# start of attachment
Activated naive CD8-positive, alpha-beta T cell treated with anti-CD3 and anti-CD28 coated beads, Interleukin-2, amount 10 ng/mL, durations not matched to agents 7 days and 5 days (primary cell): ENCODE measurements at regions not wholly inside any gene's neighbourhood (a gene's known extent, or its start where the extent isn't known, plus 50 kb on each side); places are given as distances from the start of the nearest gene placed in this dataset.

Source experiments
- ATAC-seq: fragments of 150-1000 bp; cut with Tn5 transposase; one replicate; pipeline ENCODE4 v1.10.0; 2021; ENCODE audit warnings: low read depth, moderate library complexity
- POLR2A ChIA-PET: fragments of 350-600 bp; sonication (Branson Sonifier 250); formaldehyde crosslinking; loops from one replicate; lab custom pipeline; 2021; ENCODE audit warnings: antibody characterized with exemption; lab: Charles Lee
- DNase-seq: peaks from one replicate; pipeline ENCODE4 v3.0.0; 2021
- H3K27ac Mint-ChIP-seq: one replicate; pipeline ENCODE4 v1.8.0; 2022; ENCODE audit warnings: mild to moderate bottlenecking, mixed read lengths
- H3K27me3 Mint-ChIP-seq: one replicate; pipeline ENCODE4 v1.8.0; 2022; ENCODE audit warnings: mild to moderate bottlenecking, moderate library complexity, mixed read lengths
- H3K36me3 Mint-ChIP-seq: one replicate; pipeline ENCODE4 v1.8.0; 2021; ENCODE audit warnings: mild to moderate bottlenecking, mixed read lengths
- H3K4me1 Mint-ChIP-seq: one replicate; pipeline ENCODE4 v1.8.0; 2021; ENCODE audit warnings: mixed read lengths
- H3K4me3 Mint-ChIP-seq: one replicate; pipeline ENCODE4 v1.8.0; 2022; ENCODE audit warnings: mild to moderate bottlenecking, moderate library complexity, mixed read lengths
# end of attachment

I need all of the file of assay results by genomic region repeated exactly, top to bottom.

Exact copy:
Activated naive CD8-positive, alpha-beta T cell treated with anti-CD3 and anti-CD28 coated beads, Interleukin-2, amount 10 ng/mL, durations not matched to agents 7 days and 5 days (primary cell): ENCODE measurements at regions not wholly inside any gene's neighbourhood (a gene's known extent, or its start where the extent isn't known, plus 50 kb on each side); places are given as distances from the start of the nearest gene placed in this dataset.

Source experiments
- ATAC-seq: fragments of 150-1000 bp; cut with Tn5 transposase; one replicate; pipeline ENCODE4 v1.10.0; 2021; ENCODE audit warnings: low read depth, moderate library complexity
- POLR2A ChIA-PET: fragments of 350-600 bp; sonication (Branson Sonifier 250); formaldehyde crosslinking; loops from one replicate; lab custom pipeline; 2021; ENCODE audit warnings: antibody characterized with exemption; lab: Charles Lee
- DNase-seq: peaks from one replicate; pipeline ENCODE4 v3.0.0; 2021
- H3K27ac Mint-ChIP-seq: one replicate; pipeline ENCODE4 v1.8.0; 2022; ENCODE audit warnings: mild to moderate bottlenecking, mixed read lengths
- H3K27me3 Mint-ChIP-seq: one replicate; pipeline ENCODE4 v1.8.0; 2022; ENCODE audit warnings: mild to moderate bottlenecking, moderate library complexity, mixed read lengths
- H3K36me3 Mint-ChIP-seq: one replicate; pipeline ENCODE4 v1.8.0; 2021; ENCODE audit warnings: mild to moderate bottlenecking, mixed read lengths
- H3K4me1 Mint-ChIP-seq: one replicate; pipeline ENCODE4 v1.8.0; 2021; ENCODE audit warnings: mixed read lengths
- H3K4me3 Mint-ChIP-seq: one replicate; pipeline ENCODE4 v1.8.0; 2022; ENCODE audit warnings: mild to moderate bottlenecking, moderate library complexity, mixed read lengths